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Programming Enigma Puzzles

20 December 2021

Posted by on **From New Scientist #2093, 2nd August 1997**

Harry, Tom and I were trying to find sets of three two-digit prime numbers such that if we added any two numbers of the set together the answer was double a prime. Within each set the three prime numbers had to be different; but we each found that having created a set we could created a second set by changing just one number in our first set.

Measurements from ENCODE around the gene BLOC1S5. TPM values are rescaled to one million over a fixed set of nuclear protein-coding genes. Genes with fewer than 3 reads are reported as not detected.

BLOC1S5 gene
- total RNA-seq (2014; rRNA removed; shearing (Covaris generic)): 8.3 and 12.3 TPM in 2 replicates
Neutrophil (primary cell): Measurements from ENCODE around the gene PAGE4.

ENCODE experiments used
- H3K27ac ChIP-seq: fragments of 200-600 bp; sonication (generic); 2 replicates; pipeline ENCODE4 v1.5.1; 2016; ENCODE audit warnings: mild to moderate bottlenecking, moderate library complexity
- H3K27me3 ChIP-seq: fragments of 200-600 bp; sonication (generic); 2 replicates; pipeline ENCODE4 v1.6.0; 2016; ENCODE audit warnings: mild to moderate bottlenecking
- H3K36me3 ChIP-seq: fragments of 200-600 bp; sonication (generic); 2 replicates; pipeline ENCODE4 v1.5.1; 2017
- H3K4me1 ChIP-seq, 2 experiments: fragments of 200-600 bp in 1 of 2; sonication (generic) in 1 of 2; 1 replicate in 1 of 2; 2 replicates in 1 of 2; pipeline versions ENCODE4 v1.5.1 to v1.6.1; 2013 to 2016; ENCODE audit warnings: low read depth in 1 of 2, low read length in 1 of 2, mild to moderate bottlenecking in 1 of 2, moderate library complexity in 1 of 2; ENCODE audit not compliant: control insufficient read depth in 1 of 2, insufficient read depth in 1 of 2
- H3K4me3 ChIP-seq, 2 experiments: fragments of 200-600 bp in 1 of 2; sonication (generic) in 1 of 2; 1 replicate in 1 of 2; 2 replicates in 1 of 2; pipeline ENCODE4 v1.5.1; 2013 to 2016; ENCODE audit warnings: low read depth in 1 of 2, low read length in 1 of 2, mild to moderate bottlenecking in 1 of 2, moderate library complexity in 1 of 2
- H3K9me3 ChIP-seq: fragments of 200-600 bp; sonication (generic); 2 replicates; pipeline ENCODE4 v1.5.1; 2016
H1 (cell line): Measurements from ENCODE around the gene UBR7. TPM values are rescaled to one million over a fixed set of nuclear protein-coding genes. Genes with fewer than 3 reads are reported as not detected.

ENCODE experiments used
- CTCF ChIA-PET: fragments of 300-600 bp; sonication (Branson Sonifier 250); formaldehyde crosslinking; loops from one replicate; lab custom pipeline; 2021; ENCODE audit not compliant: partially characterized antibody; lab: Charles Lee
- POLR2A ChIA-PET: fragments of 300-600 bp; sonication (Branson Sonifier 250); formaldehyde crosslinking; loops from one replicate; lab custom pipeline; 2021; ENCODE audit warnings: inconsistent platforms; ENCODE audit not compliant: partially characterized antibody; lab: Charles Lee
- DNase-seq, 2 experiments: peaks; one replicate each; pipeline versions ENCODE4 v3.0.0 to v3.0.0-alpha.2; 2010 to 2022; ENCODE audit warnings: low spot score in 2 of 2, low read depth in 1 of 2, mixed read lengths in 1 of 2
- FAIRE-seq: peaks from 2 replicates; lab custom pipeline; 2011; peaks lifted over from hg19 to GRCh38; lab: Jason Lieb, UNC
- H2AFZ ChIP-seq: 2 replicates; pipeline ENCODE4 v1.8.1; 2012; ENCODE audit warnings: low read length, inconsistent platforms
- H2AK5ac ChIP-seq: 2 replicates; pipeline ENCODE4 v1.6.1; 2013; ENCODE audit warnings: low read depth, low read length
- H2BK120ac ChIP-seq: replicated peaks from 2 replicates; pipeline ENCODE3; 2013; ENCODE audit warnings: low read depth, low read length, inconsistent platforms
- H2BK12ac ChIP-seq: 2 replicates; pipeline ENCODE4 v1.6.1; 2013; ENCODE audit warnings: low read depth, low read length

One of my two sets was the same as one of Harry’s sets and the other was the same as one of Tom’s; their other sets were different.

(1) What were my two sets?

(2) Which set might we have found whose three primes do not appear in any other set?

I don’t have a source image for the puzzle as originally published, but I believe the above text is correct.

[enigma938]

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This Python program runs in 56ms.

Run:[ @replit ]Solution:(1) The setters sets were (11, 23, 71) and (11, 23, 83); (2) The set disjoint from all others is (13, 61, 73).A programme/manual solution.

I defined a function for a primality test for three numbers – if the sum of any two (from three) primes, divisible by two, was prime. There were only seven groups of three primes, of which five were used in the answers.

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